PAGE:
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10 minutes with?

by Brooke Sever on Jan 17, 2012

Sven Peeters
Sven Peeters

Sven Peeters, managing director, Showtex Middle East, who says the recent purchase of a laser-cutting machine will mean creativity like never before in event textiles.

S&S: Tell us about Showtex in the Middle East.
Peeters: We started here six years ago, just me and my wife in an office in a villa because at the time, we had no power here in our current space in Sharjah Airport Free Zone. It was quite a challenging time because we had started the business from nothing, essentially.

So is it a franchise arrangement?
We are a subsidiary of Showtex’s HQ in Belgium, but I’m a partner here too. It was a tough start – we had to literally cut screens here at this site in the dark because of the lack of power, and sometimes we’d even pull the car up and shine the headlights in so we could see what we were doing!

Once we got power, we started off with a small warehouse but quickly realised it was going to be too small. So before we’d even officially launched, we had to expand the warehouse. We now have about 45 staff and we do everything on site from digital printing, the bending and welding of projection screens, all the technics, to frame-making.

We purchased a laser-cutter machine for fabrics about two months ago, which is very clever and is one of the biggest the manufacturer has ever produced - its five metres wide and 15 metres long.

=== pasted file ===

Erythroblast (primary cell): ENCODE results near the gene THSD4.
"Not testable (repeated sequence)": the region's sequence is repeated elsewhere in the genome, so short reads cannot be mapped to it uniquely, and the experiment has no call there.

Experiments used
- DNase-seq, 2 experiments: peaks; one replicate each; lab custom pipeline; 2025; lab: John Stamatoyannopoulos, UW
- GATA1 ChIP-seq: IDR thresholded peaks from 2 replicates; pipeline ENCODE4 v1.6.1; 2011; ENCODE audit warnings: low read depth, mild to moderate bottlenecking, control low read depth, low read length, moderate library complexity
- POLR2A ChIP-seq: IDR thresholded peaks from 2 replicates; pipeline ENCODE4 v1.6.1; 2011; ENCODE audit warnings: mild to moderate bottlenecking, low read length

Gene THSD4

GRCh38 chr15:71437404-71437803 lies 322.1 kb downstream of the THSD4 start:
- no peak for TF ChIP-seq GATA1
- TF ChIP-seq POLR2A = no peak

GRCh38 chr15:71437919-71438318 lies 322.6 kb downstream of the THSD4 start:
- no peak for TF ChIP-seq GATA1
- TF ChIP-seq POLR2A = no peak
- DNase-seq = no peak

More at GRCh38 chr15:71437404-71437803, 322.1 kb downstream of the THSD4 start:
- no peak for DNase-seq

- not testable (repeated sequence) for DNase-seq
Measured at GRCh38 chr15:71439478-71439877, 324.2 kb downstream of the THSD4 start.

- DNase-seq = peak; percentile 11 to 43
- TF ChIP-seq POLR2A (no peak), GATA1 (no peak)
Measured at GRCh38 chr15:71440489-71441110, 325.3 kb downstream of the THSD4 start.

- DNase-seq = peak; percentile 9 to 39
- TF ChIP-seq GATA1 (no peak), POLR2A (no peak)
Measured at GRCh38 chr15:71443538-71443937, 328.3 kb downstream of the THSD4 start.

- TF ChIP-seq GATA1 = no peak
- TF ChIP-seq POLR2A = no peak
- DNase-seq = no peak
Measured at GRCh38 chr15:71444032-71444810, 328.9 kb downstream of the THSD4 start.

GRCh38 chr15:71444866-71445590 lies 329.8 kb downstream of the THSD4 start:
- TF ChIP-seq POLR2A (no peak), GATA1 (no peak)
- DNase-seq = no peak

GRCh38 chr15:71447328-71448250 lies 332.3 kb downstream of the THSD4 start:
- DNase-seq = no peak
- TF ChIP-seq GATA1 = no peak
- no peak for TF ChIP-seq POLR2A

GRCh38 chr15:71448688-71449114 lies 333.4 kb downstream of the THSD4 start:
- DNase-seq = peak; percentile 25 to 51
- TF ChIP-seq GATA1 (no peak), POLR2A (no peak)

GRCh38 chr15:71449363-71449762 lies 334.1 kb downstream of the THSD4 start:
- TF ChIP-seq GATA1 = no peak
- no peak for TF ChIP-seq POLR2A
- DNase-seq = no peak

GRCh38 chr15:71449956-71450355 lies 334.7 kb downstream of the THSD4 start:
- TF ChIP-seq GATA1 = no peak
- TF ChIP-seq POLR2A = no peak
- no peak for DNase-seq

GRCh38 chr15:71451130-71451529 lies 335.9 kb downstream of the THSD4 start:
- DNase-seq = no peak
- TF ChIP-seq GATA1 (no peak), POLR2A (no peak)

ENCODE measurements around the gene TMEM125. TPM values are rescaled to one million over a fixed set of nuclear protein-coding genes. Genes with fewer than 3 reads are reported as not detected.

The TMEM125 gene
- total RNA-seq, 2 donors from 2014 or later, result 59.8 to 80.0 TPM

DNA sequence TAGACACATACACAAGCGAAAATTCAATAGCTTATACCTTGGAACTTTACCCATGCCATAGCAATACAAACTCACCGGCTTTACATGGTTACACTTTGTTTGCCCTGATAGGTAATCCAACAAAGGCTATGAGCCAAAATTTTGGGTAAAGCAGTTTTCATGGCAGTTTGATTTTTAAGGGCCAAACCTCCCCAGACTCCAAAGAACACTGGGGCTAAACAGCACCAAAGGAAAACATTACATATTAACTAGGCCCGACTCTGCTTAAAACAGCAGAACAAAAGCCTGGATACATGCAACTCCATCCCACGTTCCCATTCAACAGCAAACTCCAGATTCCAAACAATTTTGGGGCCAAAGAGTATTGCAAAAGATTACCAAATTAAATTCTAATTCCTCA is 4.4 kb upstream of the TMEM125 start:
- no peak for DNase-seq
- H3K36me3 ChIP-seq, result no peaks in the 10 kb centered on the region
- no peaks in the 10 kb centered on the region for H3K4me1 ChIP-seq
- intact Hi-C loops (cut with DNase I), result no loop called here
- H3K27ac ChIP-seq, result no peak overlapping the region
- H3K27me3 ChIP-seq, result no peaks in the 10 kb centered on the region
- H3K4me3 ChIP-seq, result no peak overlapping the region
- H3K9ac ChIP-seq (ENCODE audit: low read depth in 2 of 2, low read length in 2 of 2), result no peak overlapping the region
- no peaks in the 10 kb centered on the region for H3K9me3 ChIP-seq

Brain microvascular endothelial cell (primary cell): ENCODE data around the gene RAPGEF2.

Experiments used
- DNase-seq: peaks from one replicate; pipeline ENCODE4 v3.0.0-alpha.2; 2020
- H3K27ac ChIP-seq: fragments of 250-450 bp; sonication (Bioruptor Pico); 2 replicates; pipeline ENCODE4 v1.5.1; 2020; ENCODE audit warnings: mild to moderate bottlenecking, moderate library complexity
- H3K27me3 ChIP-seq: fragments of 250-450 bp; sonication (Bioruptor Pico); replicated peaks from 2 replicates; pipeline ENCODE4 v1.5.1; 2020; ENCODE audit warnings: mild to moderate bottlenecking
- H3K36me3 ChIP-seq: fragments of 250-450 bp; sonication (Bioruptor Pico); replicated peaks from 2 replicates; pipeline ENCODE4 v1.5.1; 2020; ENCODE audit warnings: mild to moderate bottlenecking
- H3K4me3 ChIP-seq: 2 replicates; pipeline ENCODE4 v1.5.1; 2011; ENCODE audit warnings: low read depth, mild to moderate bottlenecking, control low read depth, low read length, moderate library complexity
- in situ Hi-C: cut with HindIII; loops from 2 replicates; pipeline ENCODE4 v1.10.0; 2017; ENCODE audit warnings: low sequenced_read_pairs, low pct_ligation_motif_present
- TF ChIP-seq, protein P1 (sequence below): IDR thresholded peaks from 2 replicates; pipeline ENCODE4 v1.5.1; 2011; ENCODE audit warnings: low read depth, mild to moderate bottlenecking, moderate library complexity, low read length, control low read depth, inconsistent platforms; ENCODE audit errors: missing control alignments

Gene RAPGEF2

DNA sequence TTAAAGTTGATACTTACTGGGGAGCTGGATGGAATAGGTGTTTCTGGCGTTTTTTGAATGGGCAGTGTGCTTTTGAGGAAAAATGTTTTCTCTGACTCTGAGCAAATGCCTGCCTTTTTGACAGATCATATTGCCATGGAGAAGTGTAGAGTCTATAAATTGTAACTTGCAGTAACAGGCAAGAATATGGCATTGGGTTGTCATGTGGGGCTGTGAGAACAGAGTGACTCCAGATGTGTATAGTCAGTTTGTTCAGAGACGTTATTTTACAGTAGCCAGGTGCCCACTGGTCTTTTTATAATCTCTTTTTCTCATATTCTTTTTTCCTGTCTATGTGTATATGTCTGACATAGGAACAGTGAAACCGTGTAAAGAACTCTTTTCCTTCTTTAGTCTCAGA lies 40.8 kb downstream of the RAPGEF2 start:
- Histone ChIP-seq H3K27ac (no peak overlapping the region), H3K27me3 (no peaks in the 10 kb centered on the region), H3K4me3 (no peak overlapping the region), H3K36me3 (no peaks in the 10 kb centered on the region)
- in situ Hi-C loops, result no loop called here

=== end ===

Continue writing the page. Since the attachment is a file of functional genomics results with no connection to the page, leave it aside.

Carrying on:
It can cut fabric into any shape at all, there are no limitations. We can cut a shape out of the fabric and put it on a gauze, so that if you back-light it, you can see the silhouette of the cut out, for instance.

We recently used it for Evolutions project at the Dubai international Film Festival – there were lots of cut-out butterflies to tie in with the opening film, which was a 3D animation about butterflies.

So previously you would have done that by hand?
No we wouldn’t have been able to – the shapes that the machine can cut are impossible to do by hand, there has been no alternative previously so the creative possibilities have really been opened up.

What is your favourite project you’ve worked on?
The third anniversary of DIFC – we wrapped two buildings completely with projection material for 170 metre wide and 20 metre high projections and with a big kabuki drop in the middle.

We wrapped the buildings because they are almost entirely glass, and so too reflective for projections. The best part was that when people arrived, the projected images were of the buildings themselves – so it just looked like there was nothing out of the ordinary – there were some lights on in the offices and that type of thing.

Once the show started though, the projections changed and made it appear as if the buildings were moving apart – it really shocked everyone!

Because I ran the project myself, completely from A to Z, it was really memorable. Now, these days we have project managers so I’m less involved with the actual end result of installations.

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